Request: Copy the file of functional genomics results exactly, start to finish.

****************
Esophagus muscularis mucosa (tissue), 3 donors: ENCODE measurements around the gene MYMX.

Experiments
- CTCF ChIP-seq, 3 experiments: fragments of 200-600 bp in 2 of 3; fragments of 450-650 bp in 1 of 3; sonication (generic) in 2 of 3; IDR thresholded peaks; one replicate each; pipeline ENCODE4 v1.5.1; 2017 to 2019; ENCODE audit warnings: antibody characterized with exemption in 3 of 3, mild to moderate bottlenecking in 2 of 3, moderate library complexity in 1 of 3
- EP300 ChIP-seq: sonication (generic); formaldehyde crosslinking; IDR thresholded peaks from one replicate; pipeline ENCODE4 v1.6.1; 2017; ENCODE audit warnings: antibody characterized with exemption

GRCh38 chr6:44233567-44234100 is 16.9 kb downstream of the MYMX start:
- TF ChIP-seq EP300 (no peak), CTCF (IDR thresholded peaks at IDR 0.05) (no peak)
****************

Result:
Esophagus muscularis mucosa (tissue), 3 donors: ENCODE measurements around the gene MYMX.

Experiments
- CTCF ChIP-seq, 3 experiments: fragments of 200-600 bp in 2 of 3; fragments of 450-650 bp in 1 of 3; sonication (generic) in 2 of 3; IDR thresholded peaks; one replicate each; pipeline ENCODE4 v1.5.1; 2017 to 2019; ENCODE audit warnings: antibody characterized with exemption in 3 of 3, mild to moderate bottlenecking in 2 of 3, moderate library complexity in 1 of 3
- EP300 ChIP-seq: sonication (generic); formaldehyde crosslinking; IDR thresholded peaks from one replicate; pipeline ENCODE4 v1.6.1; 2017; ENCODE audit warnings: antibody characterized with exemption

GRCh38 chr6:44233567-44234100 is 16.9 kb downstream of the MYMX start:
- TF ChIP-seq EP300 (no peak), CTCF (IDR thresholded peaks at IDR 0.05) (no peak)